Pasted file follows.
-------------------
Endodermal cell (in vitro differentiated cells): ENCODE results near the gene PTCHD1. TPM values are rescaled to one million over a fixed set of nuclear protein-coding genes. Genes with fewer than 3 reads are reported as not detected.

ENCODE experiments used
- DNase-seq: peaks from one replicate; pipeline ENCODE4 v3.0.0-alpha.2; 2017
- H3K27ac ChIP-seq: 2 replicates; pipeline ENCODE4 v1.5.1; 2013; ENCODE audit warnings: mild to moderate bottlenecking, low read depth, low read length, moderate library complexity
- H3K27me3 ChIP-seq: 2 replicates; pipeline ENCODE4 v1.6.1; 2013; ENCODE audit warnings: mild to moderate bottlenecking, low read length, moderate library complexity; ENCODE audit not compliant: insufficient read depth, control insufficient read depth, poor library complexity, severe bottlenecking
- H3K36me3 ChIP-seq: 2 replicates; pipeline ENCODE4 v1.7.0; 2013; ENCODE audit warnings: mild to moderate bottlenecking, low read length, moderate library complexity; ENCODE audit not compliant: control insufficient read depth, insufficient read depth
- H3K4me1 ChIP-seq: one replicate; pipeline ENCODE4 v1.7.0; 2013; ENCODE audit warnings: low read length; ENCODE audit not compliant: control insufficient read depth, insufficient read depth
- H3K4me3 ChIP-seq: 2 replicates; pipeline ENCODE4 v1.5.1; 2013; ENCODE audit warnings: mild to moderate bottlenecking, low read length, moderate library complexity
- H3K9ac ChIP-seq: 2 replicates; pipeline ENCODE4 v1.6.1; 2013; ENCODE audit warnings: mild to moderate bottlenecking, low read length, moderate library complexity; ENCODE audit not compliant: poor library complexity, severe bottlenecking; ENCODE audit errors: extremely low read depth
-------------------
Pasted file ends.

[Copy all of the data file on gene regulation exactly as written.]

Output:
Endodermal cell (in vitro differentiated cells): ENCODE results near the gene PTCHD1. TPM values are rescaled to one million over a fixed set of nuclear protein-coding genes. Genes with fewer than 3 reads are reported as not detected.

ENCODE experiments used
- DNase-seq: peaks from one replicate; pipeline ENCODE4 v3.0.0-alpha.2; 2017
- H3K27ac ChIP-seq: 2 replicates; pipeline ENCODE4 v1.5.1; 2013; ENCODE audit warnings: mild to moderate bottlenecking, low read depth, low read length, moderate library complexity
- H3K27me3 ChIP-seq: 2 replicates; pipeline ENCODE4 v1.6.1; 2013; ENCODE audit warnings: mild to moderate bottlenecking, low read length, moderate library complexity; ENCODE audit not compliant: insufficient read depth, control insufficient read depth, poor library complexity, severe bottlenecking
- H3K36me3 ChIP-seq: 2 replicates; pipeline ENCODE4 v1.7.0; 2013; ENCODE audit warnings: mild to moderate bottlenecking, low read length, moderate library complexity; ENCODE audit not compliant: control insufficient read depth, insufficient read depth
- H3K4me1 ChIP-seq: one replicate; pipeline ENCODE4 v1.7.0; 2013; ENCODE audit warnings: low read length; ENCODE audit not compliant: control insufficient read depth, insufficient read depth
- H3K4me3 ChIP-seq: 2 replicates; pipeline ENCODE4 v1.5.1; 2013; ENCODE audit warnings: mild to moderate bottlenecking, low read length, moderate library complexity
- H3K9ac ChIP-seq: 2 replicates; pipeline ENCODE4 v1.6.1; 2013; ENCODE audit warnings: mild to moderate bottlenecking, low read length, moderate library complexity; ENCODE audit not compliant: poor library complexity, severe bottlenecking; ENCODE audit errors: extremely low read depth